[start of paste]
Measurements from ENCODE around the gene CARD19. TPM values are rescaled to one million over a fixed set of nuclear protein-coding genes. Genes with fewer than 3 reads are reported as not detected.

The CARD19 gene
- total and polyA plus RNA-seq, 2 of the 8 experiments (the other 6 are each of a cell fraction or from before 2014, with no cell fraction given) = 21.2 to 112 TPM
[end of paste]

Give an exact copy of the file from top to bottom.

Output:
Measurements from ENCODE around the gene CARD19. TPM values are rescaled to one million over a fixed set of nuclear protein-coding genes. Genes with fewer than 3 reads are reported as not detected.

The CARD19 gene
- total and polyA plus RNA-seq, 2 of the 8 experiments (the other 6 are each of a cell fraction or from before 2014, with no cell fraction given) = 21.2 to 112 TPM